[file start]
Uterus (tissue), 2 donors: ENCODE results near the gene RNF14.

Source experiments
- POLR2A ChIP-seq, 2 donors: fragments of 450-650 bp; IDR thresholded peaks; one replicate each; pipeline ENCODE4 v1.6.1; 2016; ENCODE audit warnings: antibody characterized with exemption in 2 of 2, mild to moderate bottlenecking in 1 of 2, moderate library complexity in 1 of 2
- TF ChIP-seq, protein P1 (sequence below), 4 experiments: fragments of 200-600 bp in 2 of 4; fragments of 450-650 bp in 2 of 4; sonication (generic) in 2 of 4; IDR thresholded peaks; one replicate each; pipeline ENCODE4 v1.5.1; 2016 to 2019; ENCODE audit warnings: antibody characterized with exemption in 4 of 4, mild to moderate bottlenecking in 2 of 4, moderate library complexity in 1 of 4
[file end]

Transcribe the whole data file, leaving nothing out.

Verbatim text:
Uterus (tissue), 2 donors: ENCODE results near the gene RNF14.

Source experiments
- POLR2A ChIP-seq, 2 donors: fragments of 450-650 bp; IDR thresholded peaks; one replicate each; pipeline ENCODE4 v1.6.1; 2016; ENCODE audit warnings: antibody characterized with exemption in 2 of 2, mild to moderate bottlenecking in 1 of 2, moderate library complexity in 1 of 2
- TF ChIP-seq, protein P1 (sequence below), 4 experiments: fragments of 200-600 bp in 2 of 4; fragments of 450-650 bp in 2 of 4; sonication (generic) in 2 of 4; IDR thresholded peaks; one replicate each; pipeline ENCODE4 v1.5.1; 2016 to 2019; ENCODE audit warnings: antibody characterized with exemption in 4 of 4, mild to moderate bottlenecking in 2 of 4, moderate library complexity in 1 of 4